Ashamed to Be Selfish, Second Version

37 Pages Posted: 16 Apr 2009

See all articles by David Dillenberger

David Dillenberger

University of Pennsylvania - Department of Economics

Philipp Sadowski

Duke University - Department of Economics

Date Written: April 14, 2009

Abstract

We study a two-stage choice problem. In the first stage, the decision maker (DM) chooses a set of payoff-allocations between herself and a passive recipient. In the second stage, DM chooses an allocation from the set. The recipient is only aware of the second stage choice. Choosing selfishly in the second stage, in the face of a fairer available alternative, may inflict shame on DM. We axiomatize a representation of DM’s preferences over sets that identifies DM’s selfish ranking, her norm of fairness and shame. It has been suggested that altruism is a prominent motive for non-selfish choice. We identify a condition under which shame to be selfish can mimic altruism, when the experimenter only records the second stage choice. An additional condition implies that the norm of fairness can be characterized as the Nash solution of a bargaining game induced by the second-stage choice problem. The representation is applied to a simple strategic situation, a game of trust.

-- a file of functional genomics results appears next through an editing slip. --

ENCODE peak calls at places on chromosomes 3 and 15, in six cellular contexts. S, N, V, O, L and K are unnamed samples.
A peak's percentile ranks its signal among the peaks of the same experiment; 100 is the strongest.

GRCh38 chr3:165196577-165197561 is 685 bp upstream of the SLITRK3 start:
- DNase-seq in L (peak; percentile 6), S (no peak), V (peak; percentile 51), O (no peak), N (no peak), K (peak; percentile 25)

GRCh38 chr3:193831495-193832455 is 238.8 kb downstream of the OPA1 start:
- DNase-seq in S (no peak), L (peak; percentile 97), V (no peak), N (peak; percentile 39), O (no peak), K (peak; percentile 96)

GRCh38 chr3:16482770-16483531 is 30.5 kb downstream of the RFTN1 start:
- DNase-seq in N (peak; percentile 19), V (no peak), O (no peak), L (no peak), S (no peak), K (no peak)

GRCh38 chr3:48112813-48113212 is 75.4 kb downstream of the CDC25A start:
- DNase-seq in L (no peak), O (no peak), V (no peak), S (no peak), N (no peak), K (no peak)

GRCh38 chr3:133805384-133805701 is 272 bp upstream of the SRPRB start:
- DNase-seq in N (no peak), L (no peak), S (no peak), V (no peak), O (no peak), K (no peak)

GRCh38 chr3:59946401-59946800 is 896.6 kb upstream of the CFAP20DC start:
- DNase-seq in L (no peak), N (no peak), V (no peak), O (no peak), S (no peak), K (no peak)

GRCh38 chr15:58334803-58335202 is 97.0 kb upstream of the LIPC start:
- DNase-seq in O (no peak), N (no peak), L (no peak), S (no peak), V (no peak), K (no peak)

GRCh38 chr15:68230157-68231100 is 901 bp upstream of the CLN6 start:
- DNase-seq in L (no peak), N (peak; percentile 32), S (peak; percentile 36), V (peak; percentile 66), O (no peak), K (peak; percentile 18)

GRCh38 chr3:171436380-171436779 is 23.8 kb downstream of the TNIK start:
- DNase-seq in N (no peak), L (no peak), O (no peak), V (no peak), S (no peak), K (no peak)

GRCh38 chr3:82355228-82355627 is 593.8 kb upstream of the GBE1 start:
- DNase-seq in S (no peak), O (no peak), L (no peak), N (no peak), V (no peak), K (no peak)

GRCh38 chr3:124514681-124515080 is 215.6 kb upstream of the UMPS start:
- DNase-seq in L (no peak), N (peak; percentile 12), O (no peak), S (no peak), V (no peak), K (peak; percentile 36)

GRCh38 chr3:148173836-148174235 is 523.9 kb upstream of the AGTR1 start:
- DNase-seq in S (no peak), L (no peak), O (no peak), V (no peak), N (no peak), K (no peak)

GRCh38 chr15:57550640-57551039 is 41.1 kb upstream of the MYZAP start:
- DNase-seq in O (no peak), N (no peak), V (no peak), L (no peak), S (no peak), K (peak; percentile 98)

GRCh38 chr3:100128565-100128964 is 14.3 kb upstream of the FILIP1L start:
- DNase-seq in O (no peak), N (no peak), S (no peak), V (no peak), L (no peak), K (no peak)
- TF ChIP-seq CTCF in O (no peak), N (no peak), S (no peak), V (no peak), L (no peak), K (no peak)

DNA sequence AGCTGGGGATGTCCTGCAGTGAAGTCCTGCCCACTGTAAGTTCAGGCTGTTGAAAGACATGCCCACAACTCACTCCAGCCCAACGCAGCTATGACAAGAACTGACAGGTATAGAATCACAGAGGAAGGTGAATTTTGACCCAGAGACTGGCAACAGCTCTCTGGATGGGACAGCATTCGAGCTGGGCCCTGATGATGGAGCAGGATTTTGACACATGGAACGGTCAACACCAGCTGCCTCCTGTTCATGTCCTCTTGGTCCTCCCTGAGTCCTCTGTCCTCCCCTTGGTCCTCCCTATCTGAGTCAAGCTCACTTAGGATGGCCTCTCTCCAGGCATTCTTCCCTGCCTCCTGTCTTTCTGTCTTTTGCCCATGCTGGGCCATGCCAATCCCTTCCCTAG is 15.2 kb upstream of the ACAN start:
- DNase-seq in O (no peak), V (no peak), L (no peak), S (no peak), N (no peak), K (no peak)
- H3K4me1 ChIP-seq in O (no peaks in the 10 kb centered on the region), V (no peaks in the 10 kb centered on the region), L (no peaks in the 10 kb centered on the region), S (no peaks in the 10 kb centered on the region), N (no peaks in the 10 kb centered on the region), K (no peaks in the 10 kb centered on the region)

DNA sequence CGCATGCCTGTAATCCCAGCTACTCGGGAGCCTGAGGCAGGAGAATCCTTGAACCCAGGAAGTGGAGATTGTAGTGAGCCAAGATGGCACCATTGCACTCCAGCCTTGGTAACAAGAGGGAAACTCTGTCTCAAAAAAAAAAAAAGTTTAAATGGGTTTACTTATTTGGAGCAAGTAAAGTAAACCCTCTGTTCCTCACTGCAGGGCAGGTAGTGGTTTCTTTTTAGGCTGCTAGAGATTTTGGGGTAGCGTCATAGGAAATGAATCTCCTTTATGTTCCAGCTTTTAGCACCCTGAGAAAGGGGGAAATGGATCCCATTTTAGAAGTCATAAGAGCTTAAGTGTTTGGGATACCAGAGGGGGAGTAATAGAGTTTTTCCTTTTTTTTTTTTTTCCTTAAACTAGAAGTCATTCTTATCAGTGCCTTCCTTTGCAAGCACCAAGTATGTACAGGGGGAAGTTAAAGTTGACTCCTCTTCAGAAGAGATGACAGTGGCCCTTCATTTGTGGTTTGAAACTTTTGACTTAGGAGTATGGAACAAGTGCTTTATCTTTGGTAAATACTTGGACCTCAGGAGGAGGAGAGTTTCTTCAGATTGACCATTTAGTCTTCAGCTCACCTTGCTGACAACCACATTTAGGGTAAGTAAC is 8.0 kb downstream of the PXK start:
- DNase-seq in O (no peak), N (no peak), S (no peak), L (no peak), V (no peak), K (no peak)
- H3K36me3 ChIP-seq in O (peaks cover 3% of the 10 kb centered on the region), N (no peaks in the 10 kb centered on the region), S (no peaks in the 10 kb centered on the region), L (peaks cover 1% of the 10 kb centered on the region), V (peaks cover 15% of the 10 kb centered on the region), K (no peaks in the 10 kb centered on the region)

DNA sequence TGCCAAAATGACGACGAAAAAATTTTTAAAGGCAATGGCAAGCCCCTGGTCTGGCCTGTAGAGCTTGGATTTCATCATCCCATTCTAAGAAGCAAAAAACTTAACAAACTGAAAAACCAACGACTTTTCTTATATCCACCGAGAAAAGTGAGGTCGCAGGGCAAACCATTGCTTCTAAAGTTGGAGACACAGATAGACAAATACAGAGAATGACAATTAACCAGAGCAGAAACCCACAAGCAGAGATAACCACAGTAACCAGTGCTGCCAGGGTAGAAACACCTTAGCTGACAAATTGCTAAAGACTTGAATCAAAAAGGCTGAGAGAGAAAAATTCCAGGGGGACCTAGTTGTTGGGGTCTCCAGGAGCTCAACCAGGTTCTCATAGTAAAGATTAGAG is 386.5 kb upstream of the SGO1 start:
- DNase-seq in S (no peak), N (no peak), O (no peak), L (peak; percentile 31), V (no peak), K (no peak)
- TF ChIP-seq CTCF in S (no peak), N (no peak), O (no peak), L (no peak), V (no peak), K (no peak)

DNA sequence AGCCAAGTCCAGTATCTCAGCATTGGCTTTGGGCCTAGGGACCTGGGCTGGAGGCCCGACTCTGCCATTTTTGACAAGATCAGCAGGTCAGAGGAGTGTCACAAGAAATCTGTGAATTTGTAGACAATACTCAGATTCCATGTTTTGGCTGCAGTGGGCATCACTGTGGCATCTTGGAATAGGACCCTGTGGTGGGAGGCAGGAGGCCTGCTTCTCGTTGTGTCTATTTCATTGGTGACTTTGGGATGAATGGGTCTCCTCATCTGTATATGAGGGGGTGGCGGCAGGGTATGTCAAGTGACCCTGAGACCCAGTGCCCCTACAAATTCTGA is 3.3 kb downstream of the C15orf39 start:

Keywords: Selfishness, Fairness, Shame, Altruism

JEL Classification: C78, D63, D64, D80, D81

Suggested Citation

Dillenberger, David and Sadowski, Philipp, Ashamed to Be Selfish, Second Version (April 14, 2009). PIER Working Paper No. 09-014. Available at SSRN: https://ssrn.com/abstract=1384176 or http://dx.doi.org/10.2139/ssrn.1384176

David Dillenberger (Contact Author)

University of Pennsylvania - Department of Economics ( email )

Ronald O. Perelman Center for Political Science
133 South 36th Street
Philadelphia, PA 19104-6297
United States
215-898-1503 (Phone)

Philipp Sadowski

Duke University - Department of Economics ( email )

213 Social Sciences Building
Box 90097
Durham, NC 27708-0204
United States
919-660-1800 (Phone)

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